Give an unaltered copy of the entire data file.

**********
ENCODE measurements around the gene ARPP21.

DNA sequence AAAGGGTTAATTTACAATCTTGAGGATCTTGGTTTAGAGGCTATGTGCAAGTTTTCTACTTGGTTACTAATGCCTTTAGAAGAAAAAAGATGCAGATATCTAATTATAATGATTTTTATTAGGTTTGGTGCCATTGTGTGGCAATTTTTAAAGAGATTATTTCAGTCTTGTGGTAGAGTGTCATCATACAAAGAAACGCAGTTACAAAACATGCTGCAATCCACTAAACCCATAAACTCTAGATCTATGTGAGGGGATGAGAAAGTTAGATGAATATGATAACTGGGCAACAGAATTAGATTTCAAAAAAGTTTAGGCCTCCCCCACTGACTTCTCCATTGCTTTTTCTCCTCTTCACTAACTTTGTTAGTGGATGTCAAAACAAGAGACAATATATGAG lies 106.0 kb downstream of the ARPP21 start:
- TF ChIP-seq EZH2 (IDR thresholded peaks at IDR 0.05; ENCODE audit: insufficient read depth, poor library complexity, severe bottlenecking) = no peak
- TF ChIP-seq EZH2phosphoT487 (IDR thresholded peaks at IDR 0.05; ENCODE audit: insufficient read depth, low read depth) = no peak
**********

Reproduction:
ENCODE measurements around the gene ARPP21.

DNA sequence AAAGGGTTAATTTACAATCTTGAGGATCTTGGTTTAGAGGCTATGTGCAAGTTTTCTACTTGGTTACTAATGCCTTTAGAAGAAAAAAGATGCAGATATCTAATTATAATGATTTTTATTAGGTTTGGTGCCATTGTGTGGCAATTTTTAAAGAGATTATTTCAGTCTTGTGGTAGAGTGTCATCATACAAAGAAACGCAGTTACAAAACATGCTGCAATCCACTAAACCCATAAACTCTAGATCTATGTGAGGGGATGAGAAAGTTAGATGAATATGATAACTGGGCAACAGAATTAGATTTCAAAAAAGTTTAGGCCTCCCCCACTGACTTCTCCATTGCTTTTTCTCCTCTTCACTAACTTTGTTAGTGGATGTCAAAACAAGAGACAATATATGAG lies 106.0 kb downstream of the ARPP21 start:
- TF ChIP-seq EZH2 (IDR thresholded peaks at IDR 0.05; ENCODE audit: insufficient read depth, poor library complexity, severe bottlenecking) = no peak
- TF ChIP-seq EZH2phosphoT487 (IDR thresholded peaks at IDR 0.05; ENCODE audit: insufficient read depth, low read depth) = no peak